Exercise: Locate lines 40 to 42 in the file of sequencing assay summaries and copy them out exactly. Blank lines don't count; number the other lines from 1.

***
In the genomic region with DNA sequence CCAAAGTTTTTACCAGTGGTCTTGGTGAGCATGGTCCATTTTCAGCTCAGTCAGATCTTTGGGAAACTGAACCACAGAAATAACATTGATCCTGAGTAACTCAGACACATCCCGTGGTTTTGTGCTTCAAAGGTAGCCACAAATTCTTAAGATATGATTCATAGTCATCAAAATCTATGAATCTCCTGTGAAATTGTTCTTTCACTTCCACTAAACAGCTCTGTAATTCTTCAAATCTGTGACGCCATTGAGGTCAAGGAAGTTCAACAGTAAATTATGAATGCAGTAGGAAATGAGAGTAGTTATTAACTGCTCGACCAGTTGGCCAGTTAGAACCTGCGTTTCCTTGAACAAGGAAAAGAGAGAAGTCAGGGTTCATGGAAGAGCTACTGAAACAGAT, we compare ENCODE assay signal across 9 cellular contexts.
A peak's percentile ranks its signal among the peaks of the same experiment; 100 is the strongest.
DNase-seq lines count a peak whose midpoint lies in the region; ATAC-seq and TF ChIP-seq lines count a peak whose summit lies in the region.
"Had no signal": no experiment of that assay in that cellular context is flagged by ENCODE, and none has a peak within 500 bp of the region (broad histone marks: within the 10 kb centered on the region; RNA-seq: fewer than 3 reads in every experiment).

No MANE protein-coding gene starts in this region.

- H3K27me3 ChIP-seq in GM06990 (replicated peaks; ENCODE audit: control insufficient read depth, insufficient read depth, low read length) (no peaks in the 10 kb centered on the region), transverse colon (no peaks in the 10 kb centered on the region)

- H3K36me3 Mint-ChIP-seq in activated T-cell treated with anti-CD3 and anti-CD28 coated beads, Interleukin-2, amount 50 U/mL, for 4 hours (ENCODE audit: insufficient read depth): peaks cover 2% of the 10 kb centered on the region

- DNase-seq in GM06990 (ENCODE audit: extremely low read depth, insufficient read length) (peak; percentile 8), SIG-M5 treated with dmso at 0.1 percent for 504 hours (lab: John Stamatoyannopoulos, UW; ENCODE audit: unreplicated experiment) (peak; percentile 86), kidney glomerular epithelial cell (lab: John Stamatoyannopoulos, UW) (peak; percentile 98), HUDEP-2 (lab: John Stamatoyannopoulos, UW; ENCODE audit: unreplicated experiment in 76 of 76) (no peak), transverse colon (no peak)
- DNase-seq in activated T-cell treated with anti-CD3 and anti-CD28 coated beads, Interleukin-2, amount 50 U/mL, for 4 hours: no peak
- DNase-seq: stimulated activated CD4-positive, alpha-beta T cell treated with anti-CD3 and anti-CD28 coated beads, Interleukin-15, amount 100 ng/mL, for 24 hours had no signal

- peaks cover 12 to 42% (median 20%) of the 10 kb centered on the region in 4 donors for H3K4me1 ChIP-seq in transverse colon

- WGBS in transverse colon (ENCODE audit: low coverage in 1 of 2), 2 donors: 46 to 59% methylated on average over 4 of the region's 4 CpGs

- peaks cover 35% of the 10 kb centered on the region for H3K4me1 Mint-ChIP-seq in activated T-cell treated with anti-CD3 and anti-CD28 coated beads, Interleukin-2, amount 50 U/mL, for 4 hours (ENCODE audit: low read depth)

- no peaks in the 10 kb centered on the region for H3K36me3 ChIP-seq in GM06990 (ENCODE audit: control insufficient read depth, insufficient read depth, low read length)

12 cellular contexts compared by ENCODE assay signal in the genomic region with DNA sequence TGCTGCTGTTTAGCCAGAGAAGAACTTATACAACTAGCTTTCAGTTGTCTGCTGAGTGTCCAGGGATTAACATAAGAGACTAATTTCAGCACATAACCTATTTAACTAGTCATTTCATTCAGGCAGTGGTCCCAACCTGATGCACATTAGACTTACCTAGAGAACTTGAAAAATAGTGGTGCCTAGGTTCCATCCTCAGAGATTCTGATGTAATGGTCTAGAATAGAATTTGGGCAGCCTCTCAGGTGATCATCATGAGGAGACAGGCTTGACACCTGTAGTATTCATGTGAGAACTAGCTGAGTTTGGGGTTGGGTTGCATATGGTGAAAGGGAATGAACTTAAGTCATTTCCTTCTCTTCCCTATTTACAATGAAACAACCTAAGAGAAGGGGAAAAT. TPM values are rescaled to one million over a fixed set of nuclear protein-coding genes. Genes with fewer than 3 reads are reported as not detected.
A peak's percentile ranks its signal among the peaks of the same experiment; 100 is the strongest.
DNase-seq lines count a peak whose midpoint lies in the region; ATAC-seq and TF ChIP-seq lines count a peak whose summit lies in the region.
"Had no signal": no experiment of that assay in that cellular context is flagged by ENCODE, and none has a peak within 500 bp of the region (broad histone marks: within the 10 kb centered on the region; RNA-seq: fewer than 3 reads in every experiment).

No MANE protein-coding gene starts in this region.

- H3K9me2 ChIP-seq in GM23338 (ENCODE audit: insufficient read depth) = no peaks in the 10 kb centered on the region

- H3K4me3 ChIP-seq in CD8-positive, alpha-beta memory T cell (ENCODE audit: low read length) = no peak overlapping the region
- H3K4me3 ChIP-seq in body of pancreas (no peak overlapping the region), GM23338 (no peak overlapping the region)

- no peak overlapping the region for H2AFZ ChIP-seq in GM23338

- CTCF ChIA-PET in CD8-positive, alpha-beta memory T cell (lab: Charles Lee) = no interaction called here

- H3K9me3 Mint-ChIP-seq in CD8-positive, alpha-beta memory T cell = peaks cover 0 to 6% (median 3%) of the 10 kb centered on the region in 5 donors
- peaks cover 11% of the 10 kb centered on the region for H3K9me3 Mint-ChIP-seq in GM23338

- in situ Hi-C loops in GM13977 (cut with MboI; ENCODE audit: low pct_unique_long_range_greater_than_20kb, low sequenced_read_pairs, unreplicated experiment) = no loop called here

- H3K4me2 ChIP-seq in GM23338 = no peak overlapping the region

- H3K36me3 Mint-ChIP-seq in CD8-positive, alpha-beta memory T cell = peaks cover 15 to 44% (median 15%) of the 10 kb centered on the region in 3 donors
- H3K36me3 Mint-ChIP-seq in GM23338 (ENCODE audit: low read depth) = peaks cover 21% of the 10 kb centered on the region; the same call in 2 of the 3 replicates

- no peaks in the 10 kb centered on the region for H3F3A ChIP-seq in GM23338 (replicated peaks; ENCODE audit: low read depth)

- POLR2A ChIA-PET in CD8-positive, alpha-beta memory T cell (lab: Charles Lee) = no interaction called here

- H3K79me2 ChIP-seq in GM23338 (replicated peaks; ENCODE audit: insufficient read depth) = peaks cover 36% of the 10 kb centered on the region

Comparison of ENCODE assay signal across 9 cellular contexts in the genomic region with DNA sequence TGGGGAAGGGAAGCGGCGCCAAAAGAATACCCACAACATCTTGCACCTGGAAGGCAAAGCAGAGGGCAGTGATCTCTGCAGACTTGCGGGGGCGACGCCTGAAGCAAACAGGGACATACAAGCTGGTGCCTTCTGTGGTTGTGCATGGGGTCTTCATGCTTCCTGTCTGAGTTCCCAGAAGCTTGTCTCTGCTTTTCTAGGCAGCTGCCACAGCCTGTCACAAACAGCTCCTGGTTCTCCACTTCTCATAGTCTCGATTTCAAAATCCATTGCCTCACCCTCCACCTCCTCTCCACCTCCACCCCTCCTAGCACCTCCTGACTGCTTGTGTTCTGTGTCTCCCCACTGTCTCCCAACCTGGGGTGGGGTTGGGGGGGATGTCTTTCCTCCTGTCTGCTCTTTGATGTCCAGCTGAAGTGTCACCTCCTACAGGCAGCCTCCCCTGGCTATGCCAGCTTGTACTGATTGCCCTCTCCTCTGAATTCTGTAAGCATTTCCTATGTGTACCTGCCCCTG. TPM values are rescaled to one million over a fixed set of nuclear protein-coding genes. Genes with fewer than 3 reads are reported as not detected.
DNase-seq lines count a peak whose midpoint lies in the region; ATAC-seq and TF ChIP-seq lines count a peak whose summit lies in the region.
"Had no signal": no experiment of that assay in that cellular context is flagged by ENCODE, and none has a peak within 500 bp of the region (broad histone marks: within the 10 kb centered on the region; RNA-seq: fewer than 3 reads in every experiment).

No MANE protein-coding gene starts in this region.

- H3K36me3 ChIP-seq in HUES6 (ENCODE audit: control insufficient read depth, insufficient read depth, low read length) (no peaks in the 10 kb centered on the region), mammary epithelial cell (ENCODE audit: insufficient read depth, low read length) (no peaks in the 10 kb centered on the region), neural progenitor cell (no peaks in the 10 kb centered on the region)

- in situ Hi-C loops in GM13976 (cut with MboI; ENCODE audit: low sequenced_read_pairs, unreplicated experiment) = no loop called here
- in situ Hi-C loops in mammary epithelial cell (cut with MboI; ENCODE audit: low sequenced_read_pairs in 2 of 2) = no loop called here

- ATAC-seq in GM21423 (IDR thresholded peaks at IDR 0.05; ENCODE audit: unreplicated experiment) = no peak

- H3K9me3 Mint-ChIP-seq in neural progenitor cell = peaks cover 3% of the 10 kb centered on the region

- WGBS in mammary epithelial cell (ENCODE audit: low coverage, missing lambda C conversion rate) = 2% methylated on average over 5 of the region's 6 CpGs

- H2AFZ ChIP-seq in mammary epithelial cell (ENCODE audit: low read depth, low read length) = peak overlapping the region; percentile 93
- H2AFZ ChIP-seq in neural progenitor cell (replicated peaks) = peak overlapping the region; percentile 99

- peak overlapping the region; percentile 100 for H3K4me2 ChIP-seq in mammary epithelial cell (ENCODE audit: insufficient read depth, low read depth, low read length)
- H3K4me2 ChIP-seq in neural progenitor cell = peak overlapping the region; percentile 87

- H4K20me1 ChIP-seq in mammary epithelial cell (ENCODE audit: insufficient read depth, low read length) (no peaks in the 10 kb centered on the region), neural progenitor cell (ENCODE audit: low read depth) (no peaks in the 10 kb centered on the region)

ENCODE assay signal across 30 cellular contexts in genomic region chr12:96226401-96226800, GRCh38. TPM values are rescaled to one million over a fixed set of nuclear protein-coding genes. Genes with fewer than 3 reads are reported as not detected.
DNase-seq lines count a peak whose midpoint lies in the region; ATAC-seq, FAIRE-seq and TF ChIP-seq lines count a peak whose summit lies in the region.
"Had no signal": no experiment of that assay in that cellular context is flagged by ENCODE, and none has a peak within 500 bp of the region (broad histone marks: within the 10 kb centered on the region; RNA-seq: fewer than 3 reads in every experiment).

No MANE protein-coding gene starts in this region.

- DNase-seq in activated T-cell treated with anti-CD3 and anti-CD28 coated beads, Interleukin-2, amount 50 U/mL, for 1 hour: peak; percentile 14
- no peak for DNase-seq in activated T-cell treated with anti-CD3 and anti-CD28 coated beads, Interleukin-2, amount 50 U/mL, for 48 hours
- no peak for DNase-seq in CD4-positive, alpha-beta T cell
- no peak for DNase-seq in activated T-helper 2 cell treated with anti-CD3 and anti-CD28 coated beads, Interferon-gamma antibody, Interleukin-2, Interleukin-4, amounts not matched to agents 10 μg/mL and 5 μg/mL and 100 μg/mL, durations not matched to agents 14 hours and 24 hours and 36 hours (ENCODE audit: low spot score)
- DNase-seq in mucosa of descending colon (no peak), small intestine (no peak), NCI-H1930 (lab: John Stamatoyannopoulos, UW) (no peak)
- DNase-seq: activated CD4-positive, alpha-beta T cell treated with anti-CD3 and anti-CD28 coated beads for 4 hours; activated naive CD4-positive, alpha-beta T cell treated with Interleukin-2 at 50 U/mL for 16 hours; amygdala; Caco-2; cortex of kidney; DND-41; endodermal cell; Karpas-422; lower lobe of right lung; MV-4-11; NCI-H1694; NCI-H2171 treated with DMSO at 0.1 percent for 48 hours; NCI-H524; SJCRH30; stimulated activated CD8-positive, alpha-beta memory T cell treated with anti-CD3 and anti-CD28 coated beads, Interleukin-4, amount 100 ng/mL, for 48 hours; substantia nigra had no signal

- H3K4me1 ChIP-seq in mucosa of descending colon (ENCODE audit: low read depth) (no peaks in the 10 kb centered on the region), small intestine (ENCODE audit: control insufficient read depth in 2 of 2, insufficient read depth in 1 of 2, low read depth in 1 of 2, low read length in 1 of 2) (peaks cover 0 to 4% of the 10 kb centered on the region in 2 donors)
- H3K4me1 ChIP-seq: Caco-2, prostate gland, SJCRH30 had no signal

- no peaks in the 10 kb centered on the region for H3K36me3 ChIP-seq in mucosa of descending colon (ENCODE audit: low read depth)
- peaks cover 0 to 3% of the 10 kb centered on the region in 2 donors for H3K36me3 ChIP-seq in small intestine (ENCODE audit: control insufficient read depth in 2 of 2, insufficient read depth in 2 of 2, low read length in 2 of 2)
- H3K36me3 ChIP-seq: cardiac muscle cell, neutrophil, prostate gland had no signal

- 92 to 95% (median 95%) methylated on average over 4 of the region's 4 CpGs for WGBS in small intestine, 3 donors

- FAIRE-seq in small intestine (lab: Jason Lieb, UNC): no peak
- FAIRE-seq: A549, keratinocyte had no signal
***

- in situ Hi-C loops in mammary epithelial cell (cut with MboI; ENCODE audit: low sequenced_read_pairs in 2 of 2) = no loop called here

- ATAC-seq in GM21423 (IDR thresholded peaks at IDR 0.05; ENCODE audit: unreplicated experiment) = no peak

- H3K9me3 Mint-ChIP-seq in neural progenitor cell = peaks cover 3% of the 10 kb centered on the region